Tuned In

No Soap: ABC Cancels One Life to Live, All My Children

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Even a Kourtney Kardashian guest spot could not save One Life to Live. / ABC

Over 80 years of cumultive soap-opera story will be ending on ABC, as the network has announced it will cancel both All My Children and One Life to Live, as of September 2011 and January 2012 respectively. The network announced the axings by way of announcing the shows’ replacements, a food show called The Chew and a self-improvement show called The Revolution.

I have to empathize with fans of the soaps even if I can’t feel their pain. (I was once a regular Young and the Restless watcher, a habit I picked up owing to the timing of my lunch break at a certain summer job.) Soap operas are an all-or-nothing thing; if you don’t watch, they may as well not exist, but if you do, they’re like no other commitment on TV. If you watch a soap daily, you likely spend more time with it than with an extended family member who lives in the same town as you. If you’ve been watching a soap for 42 years, that’s longer than a lot of marriages.

Yeah, everyone hates having a favorite show cancelled. But your soap? Damn: that’s getting a solid chunk of your life cancelled.

The decision leaves General Hospital the last soap standing at ABC. (It’s staying on the air, the netowrk confirmed.) My old soap, Y&R, lingers on at CBS, along with The Bold and the Beautiful [update: with NBC’s Days of Our Lives rounding out the survivors]. But Guiding Light and As the Word Turns (and the shorter-lived Passions) have been killed in recent years, and the trend line is pretty clear.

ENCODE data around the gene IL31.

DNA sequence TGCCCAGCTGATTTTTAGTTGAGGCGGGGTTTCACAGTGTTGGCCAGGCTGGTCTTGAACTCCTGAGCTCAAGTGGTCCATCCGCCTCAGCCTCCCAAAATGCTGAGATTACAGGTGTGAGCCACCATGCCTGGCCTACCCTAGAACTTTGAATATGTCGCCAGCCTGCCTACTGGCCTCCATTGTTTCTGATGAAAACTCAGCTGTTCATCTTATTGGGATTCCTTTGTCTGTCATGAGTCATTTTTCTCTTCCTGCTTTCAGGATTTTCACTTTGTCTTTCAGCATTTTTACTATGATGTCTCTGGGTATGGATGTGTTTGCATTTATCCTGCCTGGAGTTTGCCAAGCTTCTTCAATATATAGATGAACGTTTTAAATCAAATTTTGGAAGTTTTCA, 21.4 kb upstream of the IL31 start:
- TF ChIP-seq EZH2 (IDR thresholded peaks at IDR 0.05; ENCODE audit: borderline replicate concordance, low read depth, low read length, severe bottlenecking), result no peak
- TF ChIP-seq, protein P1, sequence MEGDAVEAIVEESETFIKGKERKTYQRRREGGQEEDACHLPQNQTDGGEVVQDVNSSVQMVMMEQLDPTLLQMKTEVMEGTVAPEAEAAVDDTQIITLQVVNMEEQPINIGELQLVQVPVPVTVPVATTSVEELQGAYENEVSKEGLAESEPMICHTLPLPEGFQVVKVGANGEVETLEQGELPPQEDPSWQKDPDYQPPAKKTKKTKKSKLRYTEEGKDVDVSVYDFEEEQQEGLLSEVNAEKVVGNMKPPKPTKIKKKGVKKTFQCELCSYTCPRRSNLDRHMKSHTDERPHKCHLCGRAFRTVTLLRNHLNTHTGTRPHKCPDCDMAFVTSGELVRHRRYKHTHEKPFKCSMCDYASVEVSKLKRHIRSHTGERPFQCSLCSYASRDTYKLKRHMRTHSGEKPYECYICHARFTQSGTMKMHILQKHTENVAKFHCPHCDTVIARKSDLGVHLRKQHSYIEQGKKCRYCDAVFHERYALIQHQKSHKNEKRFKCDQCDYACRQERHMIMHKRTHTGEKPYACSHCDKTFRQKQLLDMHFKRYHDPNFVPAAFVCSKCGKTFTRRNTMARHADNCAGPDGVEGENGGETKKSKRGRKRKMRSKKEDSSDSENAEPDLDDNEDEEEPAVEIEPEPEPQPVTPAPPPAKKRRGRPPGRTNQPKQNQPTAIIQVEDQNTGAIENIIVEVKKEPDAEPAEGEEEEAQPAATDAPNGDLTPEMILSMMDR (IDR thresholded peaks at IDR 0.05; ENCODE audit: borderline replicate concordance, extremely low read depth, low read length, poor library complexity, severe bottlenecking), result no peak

Their replacements—talk and lifestyle shows—are more eaisly produced and replaceable, and have had far more success launching in recent years. Why the reversal for a genre that has been so reliable for TV and defined serial television as a genre? Besides economic reasons, one explanation may be reality TV, and beyond that, the larger tabloid culture.

A soap opera, after all, is about becoming immersed in the details and drama of a set of people’s lives. (Mrs. Tuned In still refers to “my soap” when she has not actually watched a daytime soap since before we were married.) The Real Housewives, for instance, may not be competing directly—though a rerun is on the air on WNBC while I type this—but even if not,they compete for the same mindspace. They offer a similar kind of serial storytelling, personal intrigue and schadenfreude—as do, say, the off-screen tabloid narratives of the likes of Kate Gosselin or the Kardashians.

Before any soap fan posts an angry comment, I know these are not exactly the same. The whole point of a soap is that nothing can really be the same as your soap. But for enough TV viewers, they’re now an alternative. Which is why one of TV’s oldest formats is running out of lives to live.